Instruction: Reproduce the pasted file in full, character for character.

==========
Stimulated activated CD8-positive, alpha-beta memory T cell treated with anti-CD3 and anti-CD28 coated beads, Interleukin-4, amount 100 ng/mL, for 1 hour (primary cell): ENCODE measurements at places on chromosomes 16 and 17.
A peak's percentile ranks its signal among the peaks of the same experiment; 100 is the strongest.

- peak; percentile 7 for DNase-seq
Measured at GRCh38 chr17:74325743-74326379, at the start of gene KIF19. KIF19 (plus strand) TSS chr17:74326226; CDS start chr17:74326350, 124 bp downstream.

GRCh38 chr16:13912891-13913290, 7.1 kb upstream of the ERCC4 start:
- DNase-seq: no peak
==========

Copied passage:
Stimulated activated CD8-positive, alpha-beta memory T cell treated with anti-CD3 and anti-CD28 coated beads, Interleukin-4, amount 100 ng/mL, for 1 hour (primary cell): ENCODE measurements at places on chromosomes 16 and 17.
A peak's percentile ranks its signal among the peaks of the same experiment; 100 is the strongest.

- peak; percentile 7 for DNase-seq
Measured at GRCh38 chr17:74325743-74326379, at the start of gene KIF19. KIF19 (plus strand) TSS chr17:74326226; CDS start chr17:74326350, 124 bp downstream.

GRCh38 chr16:13912891-13913290, 7.1 kb upstream of the ERCC4 start:
- DNase-seq: no peak